Intipuca, El Salvador – On the drive into Intipuca, a town of roughly 7,500 people in eastern El Salvador, a billboard of a middle-aged man with a wide-brimmed hat reads: “At Agricultural Bank, I receive my remittances on time and securely.”
His smile serves as a welcome sign to the small town just a short drive from the coastline.
Intipuca runs on remittances, but after the United States recently announced the end to temporary protected status – also known as TPS – for Salvadorans, anxiety is high in the town.
“If there were no more remittances to Intipuca, it would be chaos,” Jose Santos Portillo Benitez, the mayor of Intipuca, told Al Jazeera.
About half of Intipuca’s population has migrated to the US, earning the town the nickname of the “Most Gringo Town in El Salvador”.
Most residents are receiving money sent from a parent, sibling, son or daughter in the US.
Money sent from abroad pays for medicine, schooling and development projects in the town.
Remittances give a boost to the local economy, which relies on purchases made with money sent from abroad.
Even a small decrease in remittances would be bad news for Intipuca, the mayor said. It would mean less school enrollment, cuts to cultural programmes and a slump for small businesses, he added.
Of the $5bn sent back to El Salvador last year, an estimated 20 percent was sent by TPS holders, according to the bond credit rating agency Moody’s.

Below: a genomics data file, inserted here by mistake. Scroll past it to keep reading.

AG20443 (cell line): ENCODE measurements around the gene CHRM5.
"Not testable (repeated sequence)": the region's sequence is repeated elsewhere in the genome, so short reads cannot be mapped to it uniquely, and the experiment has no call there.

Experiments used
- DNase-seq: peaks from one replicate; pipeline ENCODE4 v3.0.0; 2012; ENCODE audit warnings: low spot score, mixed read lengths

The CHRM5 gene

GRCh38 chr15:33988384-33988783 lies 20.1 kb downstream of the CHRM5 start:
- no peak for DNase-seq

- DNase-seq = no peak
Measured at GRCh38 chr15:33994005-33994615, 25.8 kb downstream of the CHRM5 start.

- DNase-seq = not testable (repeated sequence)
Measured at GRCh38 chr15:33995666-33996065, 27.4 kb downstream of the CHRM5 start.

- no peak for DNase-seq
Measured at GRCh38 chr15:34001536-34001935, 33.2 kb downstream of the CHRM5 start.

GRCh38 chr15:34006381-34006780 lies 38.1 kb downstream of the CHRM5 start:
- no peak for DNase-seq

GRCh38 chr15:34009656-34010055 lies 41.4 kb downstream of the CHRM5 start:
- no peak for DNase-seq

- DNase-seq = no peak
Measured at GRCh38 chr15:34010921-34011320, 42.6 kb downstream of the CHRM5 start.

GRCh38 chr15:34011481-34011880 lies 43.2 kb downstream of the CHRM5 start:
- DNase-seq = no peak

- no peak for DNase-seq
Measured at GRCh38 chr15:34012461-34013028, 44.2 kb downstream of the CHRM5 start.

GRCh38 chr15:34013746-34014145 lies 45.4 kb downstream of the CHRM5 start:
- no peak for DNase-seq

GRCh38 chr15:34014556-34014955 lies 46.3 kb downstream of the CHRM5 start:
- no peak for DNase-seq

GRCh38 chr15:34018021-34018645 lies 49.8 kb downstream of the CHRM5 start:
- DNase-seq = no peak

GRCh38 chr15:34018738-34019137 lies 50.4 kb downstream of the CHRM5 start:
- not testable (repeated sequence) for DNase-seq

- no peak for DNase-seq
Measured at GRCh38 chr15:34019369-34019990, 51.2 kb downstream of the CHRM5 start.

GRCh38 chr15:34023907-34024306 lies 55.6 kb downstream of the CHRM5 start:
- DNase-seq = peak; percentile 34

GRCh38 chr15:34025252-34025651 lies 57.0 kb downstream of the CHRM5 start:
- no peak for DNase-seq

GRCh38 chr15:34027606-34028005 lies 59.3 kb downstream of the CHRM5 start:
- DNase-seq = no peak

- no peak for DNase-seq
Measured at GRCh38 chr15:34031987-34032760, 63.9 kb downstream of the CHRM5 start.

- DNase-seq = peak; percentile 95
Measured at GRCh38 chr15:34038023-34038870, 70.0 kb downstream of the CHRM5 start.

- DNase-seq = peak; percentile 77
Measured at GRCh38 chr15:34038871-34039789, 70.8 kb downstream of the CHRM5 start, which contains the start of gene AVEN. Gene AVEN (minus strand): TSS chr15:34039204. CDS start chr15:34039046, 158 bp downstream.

The announcement by the Trump administration on January 8 about the termination of TPS for an estimated 200,000 Salvadorans living and working in the US could simultaneously end the flow of remittances and flood the town with returning migrants.
Unless US Congress passes legislation to provide an alternative migration status for these TPS holders, they will be expected to leave the country by September 2019.
‘Heightened sense of uncertainty’
“When I heard the announcement about TPS, I got goosebumps. I started thinking, ‘What are we going to do with all the people who would come back here? Where would they work?'” Portillo Benitez said. “There is a heightened sense of uncertainty here.”
This uncertainty is also affecting 68-year-old Santo Victoria Ponce, who relies on remittances sent by her five children in the US – two TPS holders, two undocumented immigrants, and one legal resident. The mother, who used to sell clothes in town before retiring six years ago, depends on this money to pay for her home, buy food and take care of her health.
“It’s all from the support of my kids. Without that, I wouldn’t have anything,” she told Al Jazeera.
Remittances have given Ponce a higher quality of life. She raised her kids in Intipuca in a one-room house with flimsy laminate walls.
Another piece of laminate served as a makeshift door.
Her son, Adrian Bonilla Ponce, 48, laughed as he remembered that pigs often wandered into the family’s home when he was growing up.
Now, thanks to the money her children have earned in the US, Ponce lives in a three-room house with indoor plumbing, tiled floors and a small kitchen.
The outside is painted lavender and white and the door closes shut securely to keep out unwanted visitors.
“I’m grateful to God and to the country (the US), because we arrived to work hard and we worked day and night,” said Bonilla Ponce sitting on a plastic chair at his mother’s house during his annual visit his hometown. “God helped us and we were at least able to make a house here, because before we didn’t even have enough to buy a plot of land.”